Sponge (must be made a day ahead)
2 1/2 c. (12 1/2 oz.) unbleached all-purpose flour
1/4 tsp instant yeast
1 1/2 c. water, at room temperature
4 c. (20 oz.) unbleached all-purpose flour, plus more for dusting the work surface, hands, and dough
1 tsp instant yeast
2 tsp salt
1 1/2 c. water, at room temperature
1. For the sponge: Place the flour, yeast, and water in the bowl of a standing mixer fitted with the paddle. Mix at the lowest speed until the ingredients form a uniform, sticky mass, about 1 minute. Scrape down the sides of the bowl with a rubber spatula and turn the mixer to the second-lowest speed. Mix until the sponge becomes a glutinous mass, about 4 minutes. Remove the bowl from the mixer, cover it tightly with plastic wrap, and allow it to sit at cool room temperature (60-70 degrees) overnight.
2. For the dough: Add all of the ingredients to the bowl with the sponge. Place the bowl in a standing mixer fitted with the paddle. Mix at the lowest speed until a roughly combined, shaggy dough forms, about 1 minute; scrape down the sides of the bowl as necessary. Continue mixing at low speed until the dough becomes shiny and uniform (unlike most bread dough, this dough will never clear the sides of the bowl), about 5 minutes. Turn the dough into a large lightly oiled bowl, cover tightly with plastic wrap, and keep at room temperature.
3. After 1 hour, uncover the dough, liberally dust the top with flour, and slide a rubber spatula between the bowl and the dough, about 3 inches straight down the side of th bowl, and gently lift and fold the edge of the dough toward the middle. Repeat the process around the dough's circumference until all of it has been turned. Tightly re-cover the bowl with plastic wrap. Repeat the process in 1 hour.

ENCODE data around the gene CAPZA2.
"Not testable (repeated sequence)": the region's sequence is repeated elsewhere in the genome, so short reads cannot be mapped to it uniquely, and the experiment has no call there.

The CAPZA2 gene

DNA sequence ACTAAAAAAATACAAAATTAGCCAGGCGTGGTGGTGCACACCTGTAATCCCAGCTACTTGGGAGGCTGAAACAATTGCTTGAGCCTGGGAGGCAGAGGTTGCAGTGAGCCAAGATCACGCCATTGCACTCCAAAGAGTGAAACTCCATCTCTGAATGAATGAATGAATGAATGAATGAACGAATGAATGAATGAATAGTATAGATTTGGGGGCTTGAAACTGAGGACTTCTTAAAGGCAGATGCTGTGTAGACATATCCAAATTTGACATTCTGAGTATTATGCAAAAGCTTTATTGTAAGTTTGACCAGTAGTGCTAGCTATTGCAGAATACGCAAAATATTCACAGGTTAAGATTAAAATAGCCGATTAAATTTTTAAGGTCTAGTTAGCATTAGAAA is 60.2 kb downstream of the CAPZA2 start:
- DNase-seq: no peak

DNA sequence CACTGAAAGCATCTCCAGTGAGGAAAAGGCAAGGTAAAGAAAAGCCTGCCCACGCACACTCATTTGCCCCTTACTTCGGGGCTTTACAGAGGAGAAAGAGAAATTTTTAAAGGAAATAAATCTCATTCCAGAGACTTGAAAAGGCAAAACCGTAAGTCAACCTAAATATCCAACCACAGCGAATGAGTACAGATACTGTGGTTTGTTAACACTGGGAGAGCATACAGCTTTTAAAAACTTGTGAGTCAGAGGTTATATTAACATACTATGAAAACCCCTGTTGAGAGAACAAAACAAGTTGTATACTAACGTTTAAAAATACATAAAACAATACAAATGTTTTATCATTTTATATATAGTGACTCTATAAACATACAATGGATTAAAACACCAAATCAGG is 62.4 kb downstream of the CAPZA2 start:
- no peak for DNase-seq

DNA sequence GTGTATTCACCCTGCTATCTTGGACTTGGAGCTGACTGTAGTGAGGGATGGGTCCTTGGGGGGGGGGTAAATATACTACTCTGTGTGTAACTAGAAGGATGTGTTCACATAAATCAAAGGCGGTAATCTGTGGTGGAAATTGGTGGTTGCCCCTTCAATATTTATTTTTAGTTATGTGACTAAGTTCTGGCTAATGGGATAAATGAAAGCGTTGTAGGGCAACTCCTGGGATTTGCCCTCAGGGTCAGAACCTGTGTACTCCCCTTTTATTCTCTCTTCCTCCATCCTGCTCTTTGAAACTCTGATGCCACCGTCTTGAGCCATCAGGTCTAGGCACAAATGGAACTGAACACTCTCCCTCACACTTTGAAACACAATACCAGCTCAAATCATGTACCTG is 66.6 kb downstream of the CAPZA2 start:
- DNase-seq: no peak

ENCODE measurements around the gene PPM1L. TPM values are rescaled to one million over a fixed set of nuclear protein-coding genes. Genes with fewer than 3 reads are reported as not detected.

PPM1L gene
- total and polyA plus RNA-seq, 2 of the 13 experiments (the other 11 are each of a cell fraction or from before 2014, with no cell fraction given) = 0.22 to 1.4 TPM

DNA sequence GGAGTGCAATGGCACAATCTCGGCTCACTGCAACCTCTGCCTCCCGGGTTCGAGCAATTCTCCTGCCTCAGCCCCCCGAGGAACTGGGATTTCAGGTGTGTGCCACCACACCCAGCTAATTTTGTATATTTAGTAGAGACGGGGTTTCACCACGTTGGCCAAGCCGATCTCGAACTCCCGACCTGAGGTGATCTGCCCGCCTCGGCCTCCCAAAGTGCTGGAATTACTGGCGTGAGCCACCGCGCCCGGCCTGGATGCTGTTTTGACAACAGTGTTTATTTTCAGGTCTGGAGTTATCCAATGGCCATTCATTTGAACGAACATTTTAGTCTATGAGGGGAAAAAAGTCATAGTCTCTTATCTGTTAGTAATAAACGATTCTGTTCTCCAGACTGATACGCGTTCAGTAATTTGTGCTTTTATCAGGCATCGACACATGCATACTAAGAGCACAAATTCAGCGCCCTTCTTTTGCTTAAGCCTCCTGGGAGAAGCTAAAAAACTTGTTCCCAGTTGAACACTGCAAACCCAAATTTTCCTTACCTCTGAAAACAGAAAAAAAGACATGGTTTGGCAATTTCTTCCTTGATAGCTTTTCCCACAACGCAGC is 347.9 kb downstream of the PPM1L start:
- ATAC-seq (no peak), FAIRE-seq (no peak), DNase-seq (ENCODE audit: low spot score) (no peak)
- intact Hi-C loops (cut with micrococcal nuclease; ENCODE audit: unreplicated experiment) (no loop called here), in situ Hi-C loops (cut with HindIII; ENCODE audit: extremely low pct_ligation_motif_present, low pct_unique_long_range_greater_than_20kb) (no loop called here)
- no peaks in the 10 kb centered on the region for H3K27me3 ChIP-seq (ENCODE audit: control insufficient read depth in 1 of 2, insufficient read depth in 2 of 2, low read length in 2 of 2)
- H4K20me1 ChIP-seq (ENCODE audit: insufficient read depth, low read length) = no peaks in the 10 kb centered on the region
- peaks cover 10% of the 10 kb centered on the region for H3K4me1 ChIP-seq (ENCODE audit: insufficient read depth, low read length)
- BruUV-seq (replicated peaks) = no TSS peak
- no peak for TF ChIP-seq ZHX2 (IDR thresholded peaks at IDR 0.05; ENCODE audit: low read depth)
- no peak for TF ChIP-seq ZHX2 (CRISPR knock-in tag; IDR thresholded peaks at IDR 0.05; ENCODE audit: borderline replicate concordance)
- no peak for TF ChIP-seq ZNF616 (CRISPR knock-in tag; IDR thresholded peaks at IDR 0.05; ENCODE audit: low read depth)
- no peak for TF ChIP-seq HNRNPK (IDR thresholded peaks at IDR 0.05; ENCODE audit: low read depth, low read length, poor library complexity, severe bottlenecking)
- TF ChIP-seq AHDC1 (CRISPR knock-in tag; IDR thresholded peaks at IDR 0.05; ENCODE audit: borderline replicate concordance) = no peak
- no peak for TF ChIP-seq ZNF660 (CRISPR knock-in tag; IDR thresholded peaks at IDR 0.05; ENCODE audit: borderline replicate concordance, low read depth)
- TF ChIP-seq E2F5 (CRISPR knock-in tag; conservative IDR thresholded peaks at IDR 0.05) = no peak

4. Within 2 1/2 to 3 hours, the dough should have roughly tripled in volume. Heavily dust a work surface with flour and, using a rubber spatula, gently turn the dough out onto the work surface. Liberally dust the top of the dough with flour. Using a bench scraper dipped in water, cut the dough into 2 roughly equal pieces. With one fluid motion, grasp the end of one piece of dough with the bench scraper and the other end with your free hand (well dusted with flour) and lift the dough over a large sheet of parchment paper. Allow the mdidle of the dough to drop onto the parchment paper and fold the ends of the dough over like a business letter. With well-floured hands, gently stretch the dough to approximately 10 by 5 inches. Repeat with the remaining dough and a second sheet of parchment. Cover each loaf loosely with plastic wrap and allow to rest until roughly doubled in bulk and the dough feels relatively firm to the touch, about 1 hour.
5. Meanwhile, adjust an oven rack to the middle position and place a large baking stone on the rack (I do not have a baking stone - I just used a large, rimless baking sheet, and made sure to preheat). Adjust the other rack to the lowest position, and place a small empty baking pan on it. Heat the oven to 500. (My first loaf that was baked at 500 degrees came out a bit too dark, slightly burnt on the outside. I baked my 2nd loaf at 450 degrees, and it came out much better).
6. Gently transfer one shaped loaf (still on the parchment) to a peel or the baking of a baking sheet. (I just took the preheated baking sheet out of the oven and slid the parchment with dough directly onto it - no real need for the peel here). Remove the plastic wrap and slide the dough into the center of the baking stone. Pour 2 cups of hot tap water into the heated pan on the bottom, being careful of the steam. Bake for 15-20 minutes, then remove the bread from the oven and remove the parchment paper from the bottom of the loaf. Return the bread to the oven, bottom-side up. Bake until the crust is golden brown, 10-15 more minutes. Remove the bread from the oven, set it right-side up on a wire rack, and cool for at least 1 hour. Repeat the process with the remaining loaf and 2 more cups of hot tap water. Before serving, brush any excess flour off the loaf with a pastry brush.
The sponge for ciabatta must be made a day ahead, so plan accordingly. As you make this bread, keep in mind that the dough is unique; it is wet and very, very sticky. The key to manipulating it is working quickly and gently; rough handling will result in flat, tough bread. Use a large rubber spatula and a dough scraper rather than your hands to move the dough.
Baked Goods, Baked goods, Bread
Estimated preparation time:
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